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Split miner: automated discovery of accurate and simple business process models from event logs

  • Adriano AugustoEmail author
  • Raffaele Conforti
  • Marlon Dumas
  • Marcello La Rosa
  • Artem Polyvyanyy
Regular Paper

Abstract

The problem of automated discovery of process models from event logs has been intensively researched in the past two decades. Despite a rich field of proposals, state-of-the-art automated process discovery methods suffer from two recurrent deficiencies when applied to real-life logs: (i) they produce large and spaghetti-like models; and (ii) they produce models that either poorly fit the event log (low fitness) or over-generalize it (low precision). Striking a trade-off between these quality dimensions in a robust and scalable manner has proved elusive. This paper presents an automated process discovery method, namely Split Miner, which produces simple process models with low branching complexity and consistently high and balanced fitness and precision, while achieving considerably faster execution times than state-of-the-art methods, measured on a benchmark covering twelve real-life event logs. Split Miner combines a novel approach to filter the directly-follows graph induced by an event log, with an approach to identify combinations of split gateways that accurately capture the concurrency, conflict and causal relations between neighbors in the directly-follows graph. Split Miner is also the first automated process discovery method that is guaranteed to produce deadlock-free process models with concurrency, while not being restricted to producing block-structured process models.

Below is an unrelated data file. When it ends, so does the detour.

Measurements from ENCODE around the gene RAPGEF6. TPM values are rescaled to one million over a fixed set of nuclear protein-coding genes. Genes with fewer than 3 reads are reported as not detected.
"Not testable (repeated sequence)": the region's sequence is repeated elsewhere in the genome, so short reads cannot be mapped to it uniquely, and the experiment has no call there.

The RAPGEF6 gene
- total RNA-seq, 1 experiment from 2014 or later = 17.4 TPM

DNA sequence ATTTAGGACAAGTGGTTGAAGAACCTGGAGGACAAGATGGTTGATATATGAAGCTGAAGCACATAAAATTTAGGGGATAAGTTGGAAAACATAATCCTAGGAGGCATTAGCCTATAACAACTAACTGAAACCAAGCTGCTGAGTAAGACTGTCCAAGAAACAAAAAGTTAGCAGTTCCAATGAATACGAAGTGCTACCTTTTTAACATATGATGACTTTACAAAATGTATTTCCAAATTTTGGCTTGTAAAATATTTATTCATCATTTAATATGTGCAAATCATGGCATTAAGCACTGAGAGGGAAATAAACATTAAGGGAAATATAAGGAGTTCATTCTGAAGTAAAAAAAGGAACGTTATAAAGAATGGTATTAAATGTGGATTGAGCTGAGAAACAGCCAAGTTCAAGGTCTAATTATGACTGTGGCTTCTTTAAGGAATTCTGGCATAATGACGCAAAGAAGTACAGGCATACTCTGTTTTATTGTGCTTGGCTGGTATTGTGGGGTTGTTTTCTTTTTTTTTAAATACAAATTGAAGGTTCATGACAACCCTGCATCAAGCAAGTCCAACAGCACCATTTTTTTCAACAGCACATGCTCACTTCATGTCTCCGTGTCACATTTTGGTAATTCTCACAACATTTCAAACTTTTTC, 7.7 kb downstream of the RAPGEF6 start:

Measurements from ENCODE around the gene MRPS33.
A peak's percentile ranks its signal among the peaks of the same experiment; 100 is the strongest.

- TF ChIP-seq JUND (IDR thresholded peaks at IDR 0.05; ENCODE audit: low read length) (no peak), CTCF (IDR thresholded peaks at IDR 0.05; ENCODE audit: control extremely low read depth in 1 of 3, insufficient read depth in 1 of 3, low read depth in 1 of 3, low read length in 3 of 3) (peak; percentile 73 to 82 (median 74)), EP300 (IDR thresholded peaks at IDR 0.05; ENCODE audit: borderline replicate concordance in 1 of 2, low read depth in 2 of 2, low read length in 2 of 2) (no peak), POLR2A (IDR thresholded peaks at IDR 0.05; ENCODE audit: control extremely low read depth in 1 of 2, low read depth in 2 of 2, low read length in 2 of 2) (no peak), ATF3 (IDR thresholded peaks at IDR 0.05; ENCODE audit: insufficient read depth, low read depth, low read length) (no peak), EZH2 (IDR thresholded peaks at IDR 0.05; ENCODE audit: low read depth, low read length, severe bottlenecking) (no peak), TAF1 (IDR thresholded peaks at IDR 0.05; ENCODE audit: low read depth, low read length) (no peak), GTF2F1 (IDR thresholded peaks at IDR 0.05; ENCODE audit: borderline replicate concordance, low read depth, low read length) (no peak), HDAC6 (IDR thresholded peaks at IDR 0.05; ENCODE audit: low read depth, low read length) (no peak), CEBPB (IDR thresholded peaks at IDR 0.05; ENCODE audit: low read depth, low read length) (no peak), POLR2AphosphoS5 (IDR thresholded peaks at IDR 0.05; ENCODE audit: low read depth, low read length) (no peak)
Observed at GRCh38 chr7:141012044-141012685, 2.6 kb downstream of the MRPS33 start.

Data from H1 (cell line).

Keywords

Process mining Automated process discovery Event log BPMN 

Notes

Acknowledgements

This research is partly funded by the Australian Research Council (Grant DP180102839) and the Estonian Research Council (Grant IUT20-55).

Reproducibility. Links to all tools and datasets required to reproduce the experiments are given in Sections IV.B-IV.C.

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Copyright information

© Springer-Verlag London Ltd., part of Springer Nature 2018

Authors and Affiliations

  1. 1.The University of MelbourneMelbourneAustralia
  2. 2.University of TartuTartuEstonia

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